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Political Institutions and Greenhouse Gas Controls

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  • Lane, Lee
  • Montgomery, David
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Abstract

Research and insights taken from the field of political economy suggest that institutions limit the extent to which efficient policies to reduce greenhouse gas emissions are likely to be adopted. High transaction costs among nations, as well as domestic constraints like voter xenophobia and distrust of markets in the U.S. and ineffective legal and economic institutions in China, discourage international agreement. The U.S. must focus upon limiting economic harm from adopting poorly designed policies and developing strategies for adaptation or technology-driven geoengineering. Most importantly, the lessons of political economy must become central to the study of climate policy, including a healthy exchange of views between political economists and climate modelers.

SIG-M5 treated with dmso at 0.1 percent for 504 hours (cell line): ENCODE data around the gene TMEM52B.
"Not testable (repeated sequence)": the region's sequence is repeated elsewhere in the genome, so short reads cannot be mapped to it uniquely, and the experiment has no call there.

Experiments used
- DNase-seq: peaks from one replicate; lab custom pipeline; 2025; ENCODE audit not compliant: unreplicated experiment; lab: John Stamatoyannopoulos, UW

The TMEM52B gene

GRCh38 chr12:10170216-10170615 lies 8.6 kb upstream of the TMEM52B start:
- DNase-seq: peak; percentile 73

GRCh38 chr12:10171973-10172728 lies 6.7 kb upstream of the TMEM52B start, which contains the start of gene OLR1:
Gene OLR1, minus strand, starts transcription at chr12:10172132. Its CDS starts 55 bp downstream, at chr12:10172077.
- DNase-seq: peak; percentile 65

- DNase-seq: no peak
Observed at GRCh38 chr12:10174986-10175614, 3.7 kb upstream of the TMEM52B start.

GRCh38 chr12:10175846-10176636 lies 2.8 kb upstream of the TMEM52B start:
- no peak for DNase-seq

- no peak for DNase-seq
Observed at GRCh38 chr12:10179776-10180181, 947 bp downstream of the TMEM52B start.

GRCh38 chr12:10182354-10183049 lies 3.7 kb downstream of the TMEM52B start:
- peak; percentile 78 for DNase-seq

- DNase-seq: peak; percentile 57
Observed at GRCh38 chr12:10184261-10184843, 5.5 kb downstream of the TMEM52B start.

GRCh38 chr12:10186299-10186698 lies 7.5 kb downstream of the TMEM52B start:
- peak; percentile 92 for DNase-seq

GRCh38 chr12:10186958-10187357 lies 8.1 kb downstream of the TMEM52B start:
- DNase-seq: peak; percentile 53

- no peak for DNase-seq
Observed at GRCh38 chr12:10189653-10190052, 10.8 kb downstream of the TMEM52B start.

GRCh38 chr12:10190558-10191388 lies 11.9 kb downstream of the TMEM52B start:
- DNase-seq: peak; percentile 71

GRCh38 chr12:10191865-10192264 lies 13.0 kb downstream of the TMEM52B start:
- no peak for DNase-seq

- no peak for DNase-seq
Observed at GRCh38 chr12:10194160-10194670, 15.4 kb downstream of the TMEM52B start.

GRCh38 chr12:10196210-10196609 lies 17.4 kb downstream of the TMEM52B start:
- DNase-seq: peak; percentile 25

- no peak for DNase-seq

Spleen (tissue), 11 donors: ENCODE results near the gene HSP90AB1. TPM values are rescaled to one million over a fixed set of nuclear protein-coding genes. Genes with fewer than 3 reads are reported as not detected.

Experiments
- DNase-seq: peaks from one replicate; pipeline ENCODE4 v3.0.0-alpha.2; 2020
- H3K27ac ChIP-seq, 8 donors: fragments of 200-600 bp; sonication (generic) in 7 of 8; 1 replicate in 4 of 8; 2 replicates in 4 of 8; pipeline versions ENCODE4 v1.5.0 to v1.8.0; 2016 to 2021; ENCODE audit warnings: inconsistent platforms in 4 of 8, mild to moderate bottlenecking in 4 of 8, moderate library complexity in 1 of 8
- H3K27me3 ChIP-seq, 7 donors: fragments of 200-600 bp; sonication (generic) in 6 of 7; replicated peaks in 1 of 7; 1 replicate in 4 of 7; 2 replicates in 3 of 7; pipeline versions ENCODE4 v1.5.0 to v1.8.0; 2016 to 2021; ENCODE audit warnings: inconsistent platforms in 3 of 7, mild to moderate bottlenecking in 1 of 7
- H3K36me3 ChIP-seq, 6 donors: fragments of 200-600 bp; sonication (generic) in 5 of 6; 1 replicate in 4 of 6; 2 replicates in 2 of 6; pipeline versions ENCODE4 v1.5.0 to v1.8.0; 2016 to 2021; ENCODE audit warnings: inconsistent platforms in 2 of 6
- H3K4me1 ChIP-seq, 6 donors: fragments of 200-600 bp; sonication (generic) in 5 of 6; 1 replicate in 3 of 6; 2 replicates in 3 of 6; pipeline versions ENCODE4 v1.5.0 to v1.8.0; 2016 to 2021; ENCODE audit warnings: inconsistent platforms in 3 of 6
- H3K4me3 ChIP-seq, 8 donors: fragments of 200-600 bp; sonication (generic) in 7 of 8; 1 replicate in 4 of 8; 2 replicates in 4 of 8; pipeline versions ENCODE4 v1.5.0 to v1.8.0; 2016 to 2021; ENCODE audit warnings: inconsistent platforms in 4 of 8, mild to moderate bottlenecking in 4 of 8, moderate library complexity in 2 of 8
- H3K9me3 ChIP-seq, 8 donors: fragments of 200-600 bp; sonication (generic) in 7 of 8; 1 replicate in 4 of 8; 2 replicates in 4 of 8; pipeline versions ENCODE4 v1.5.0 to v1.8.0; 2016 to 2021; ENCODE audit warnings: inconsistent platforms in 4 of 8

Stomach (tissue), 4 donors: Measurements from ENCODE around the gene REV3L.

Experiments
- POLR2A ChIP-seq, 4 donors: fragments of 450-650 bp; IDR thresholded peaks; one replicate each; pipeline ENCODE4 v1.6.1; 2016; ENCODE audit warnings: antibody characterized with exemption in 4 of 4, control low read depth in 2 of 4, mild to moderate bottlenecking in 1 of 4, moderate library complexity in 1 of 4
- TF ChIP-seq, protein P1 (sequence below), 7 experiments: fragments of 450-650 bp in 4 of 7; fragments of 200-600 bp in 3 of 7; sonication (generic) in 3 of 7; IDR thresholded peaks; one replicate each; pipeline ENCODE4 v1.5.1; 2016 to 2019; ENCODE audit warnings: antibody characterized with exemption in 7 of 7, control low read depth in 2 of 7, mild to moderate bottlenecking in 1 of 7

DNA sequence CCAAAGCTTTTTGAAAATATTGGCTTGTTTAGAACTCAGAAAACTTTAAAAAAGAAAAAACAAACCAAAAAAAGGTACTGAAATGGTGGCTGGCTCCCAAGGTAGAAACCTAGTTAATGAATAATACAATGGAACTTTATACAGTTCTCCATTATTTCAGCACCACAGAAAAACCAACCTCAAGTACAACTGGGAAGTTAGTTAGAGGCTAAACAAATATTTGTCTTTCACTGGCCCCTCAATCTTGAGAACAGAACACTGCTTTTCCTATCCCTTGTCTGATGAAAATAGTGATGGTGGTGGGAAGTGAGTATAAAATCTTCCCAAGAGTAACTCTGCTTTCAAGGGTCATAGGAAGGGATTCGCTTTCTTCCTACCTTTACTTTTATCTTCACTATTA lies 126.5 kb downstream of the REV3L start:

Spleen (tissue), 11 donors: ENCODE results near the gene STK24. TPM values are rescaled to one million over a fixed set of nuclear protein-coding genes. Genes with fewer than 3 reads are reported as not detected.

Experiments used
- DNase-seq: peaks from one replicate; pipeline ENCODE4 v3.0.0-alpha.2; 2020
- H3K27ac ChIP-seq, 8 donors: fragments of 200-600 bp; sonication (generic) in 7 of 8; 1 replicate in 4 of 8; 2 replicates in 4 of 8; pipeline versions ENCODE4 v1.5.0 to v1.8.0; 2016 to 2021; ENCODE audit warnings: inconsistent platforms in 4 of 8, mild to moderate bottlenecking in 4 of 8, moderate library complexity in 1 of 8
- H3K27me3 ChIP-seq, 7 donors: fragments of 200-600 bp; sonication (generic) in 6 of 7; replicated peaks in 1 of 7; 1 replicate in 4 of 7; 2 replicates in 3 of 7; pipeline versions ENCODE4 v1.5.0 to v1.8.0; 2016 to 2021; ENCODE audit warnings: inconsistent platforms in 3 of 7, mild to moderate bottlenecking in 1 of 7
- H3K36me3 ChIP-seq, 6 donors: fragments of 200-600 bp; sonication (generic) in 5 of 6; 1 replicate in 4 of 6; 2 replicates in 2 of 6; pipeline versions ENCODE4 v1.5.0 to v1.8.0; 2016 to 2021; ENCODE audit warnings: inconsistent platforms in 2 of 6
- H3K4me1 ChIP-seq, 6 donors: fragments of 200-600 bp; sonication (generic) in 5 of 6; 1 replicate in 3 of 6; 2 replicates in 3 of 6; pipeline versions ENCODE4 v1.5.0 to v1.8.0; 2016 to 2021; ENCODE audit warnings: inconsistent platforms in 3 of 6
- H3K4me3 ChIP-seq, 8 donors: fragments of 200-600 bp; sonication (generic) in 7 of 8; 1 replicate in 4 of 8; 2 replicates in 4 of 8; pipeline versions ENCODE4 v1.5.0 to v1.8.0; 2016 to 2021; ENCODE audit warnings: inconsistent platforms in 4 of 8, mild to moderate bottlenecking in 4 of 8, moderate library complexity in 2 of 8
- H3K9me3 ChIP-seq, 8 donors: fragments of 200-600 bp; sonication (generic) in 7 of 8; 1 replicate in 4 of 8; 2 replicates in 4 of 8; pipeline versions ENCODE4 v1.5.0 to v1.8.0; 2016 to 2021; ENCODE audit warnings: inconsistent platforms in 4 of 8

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Bibliographic Info

Paper provided by Regulation2point0 in its series Working paper with number 96.

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Date of creation: Nov 2008
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Handle: RePEc:reg:wpaper:96

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  1. Martin C. McGuire & Mancur Olson Jr., 1996. "The Economics of Autocracy and Majority Rule: The Invisible Hand and the Use of Force," Journal of Economic Literature, American Economic Association, vol. 34(1), pages 72-96, March.
  2. David Anthoff & Richard S.J. Tol, 2007. "On International Equity Weights And National Decision Making On Climate Change," Working Papers FNU-127, Research unit Sustainability and Global Change, Hamburg University, revised Feb 2007.
  3. Tol, Richard S. J., 2008. "The Social Cost of Carbon: Trends, Outliers and Catastrophes," Economics - The Open-Access, Open-Assessment E-Journal, Kiel Institute for the World Economy, vol. 2(25), pages 1-22.
  4. Robert W. Fogel, 2006. "Why China is Likely to Achieve its Growth Objectives," NBER Working Papers 12122, National Bureau of Economic Research, Inc.
  5. Blyth, William & Bradley, Richard & Bunn, Derek & Clarke, Charlie & Wilson, Tom & Yang, Ming, 2007. "Investment risks under uncertain climate change policy," Energy Policy, Elsevier, vol. 35(11), pages 5766-5773, November.
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